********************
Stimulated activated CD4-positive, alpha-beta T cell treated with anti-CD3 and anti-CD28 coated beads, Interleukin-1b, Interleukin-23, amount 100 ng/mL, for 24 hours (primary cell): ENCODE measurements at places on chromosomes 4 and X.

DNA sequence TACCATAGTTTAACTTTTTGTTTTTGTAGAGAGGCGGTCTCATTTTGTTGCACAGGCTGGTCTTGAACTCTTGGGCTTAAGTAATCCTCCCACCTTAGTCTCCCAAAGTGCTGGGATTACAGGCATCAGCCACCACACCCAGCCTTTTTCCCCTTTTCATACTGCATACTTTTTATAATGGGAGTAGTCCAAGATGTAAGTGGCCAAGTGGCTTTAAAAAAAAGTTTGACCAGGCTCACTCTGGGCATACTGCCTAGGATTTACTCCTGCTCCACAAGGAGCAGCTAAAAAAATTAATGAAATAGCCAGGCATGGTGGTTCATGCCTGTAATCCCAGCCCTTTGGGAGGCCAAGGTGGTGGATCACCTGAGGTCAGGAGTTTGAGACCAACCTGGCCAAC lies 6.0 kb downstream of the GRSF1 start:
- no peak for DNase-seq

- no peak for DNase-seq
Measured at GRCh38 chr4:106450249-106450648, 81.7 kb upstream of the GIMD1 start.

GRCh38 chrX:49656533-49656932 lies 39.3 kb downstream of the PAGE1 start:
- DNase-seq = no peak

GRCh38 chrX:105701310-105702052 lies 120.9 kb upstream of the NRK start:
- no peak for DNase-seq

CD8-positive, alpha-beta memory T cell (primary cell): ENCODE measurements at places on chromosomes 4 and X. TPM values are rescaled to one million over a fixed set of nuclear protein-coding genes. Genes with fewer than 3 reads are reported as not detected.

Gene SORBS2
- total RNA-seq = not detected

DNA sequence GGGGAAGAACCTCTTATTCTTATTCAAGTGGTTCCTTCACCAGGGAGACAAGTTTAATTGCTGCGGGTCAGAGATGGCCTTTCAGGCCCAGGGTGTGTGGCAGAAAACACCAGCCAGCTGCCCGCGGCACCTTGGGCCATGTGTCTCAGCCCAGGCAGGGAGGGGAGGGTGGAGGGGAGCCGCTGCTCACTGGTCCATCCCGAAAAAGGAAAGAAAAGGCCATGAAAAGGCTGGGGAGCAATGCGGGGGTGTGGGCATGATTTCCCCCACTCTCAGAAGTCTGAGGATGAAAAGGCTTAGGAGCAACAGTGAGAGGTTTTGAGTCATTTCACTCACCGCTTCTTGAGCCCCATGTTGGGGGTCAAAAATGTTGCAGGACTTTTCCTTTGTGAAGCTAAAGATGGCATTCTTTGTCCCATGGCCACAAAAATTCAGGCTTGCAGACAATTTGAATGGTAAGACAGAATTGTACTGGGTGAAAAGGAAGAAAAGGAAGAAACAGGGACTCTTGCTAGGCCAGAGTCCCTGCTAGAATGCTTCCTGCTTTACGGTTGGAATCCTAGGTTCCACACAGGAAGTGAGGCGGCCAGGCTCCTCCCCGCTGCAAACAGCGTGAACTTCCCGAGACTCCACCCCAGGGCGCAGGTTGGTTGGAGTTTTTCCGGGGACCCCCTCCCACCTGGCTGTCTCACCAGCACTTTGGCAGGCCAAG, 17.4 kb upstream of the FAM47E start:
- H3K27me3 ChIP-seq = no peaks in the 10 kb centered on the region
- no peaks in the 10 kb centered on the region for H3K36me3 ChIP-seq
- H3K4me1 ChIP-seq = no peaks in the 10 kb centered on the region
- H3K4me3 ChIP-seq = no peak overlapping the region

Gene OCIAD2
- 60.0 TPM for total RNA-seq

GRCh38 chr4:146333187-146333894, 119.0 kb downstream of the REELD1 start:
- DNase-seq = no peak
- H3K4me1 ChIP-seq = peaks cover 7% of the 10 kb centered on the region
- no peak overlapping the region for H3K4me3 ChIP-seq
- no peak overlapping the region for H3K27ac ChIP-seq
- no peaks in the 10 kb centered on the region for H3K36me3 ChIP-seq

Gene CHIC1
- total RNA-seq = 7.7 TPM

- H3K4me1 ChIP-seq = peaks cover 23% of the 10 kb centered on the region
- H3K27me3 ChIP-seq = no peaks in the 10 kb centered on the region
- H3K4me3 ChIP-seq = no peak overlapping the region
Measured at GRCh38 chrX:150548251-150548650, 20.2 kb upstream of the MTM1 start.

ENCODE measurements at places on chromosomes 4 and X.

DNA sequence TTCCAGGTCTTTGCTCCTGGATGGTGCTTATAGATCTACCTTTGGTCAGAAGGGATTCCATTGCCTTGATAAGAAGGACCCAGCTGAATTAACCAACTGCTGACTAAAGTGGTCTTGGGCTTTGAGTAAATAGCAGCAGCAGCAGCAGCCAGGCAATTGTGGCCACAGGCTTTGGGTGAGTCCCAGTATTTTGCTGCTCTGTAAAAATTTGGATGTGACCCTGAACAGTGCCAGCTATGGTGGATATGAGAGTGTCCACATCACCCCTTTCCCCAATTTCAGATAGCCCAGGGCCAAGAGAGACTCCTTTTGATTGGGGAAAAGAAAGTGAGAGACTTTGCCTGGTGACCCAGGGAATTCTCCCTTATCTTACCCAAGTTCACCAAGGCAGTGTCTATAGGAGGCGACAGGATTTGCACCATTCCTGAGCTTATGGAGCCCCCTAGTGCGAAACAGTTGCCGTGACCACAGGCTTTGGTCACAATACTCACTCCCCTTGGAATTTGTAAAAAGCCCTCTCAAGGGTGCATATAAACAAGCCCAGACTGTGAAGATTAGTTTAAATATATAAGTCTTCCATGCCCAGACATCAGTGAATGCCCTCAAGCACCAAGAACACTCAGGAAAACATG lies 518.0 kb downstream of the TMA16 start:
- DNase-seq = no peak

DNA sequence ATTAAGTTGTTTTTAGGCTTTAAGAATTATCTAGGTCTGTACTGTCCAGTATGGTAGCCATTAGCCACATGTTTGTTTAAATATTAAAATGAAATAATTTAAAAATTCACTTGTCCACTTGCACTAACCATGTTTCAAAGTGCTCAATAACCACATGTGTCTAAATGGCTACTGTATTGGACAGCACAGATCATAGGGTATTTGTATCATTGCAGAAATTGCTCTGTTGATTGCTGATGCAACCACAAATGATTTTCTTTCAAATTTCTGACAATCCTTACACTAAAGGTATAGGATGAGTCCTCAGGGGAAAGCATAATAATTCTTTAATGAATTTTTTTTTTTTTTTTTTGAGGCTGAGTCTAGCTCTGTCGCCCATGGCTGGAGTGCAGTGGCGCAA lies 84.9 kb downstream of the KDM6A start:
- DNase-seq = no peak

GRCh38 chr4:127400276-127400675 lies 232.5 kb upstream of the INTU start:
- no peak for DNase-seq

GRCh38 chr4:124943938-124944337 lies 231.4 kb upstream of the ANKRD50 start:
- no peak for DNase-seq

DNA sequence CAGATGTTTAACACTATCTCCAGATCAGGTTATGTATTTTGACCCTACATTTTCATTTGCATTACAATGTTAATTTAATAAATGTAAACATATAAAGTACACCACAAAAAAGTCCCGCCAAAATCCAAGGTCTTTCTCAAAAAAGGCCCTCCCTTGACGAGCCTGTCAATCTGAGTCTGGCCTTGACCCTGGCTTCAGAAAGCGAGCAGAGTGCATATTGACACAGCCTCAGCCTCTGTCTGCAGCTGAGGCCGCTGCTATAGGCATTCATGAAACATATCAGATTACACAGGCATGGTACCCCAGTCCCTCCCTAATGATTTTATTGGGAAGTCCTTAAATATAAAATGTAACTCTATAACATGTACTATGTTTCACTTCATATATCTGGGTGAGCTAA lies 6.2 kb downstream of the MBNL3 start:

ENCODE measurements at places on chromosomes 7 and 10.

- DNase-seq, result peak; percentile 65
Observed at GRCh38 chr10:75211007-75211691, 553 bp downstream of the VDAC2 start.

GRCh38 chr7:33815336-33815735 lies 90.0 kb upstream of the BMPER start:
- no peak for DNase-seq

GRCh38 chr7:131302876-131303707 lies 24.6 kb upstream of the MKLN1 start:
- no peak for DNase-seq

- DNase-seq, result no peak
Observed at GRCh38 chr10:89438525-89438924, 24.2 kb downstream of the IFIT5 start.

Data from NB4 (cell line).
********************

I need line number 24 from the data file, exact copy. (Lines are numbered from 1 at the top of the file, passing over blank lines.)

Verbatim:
- no peak overlapping the region for H3K27ac ChIP-seq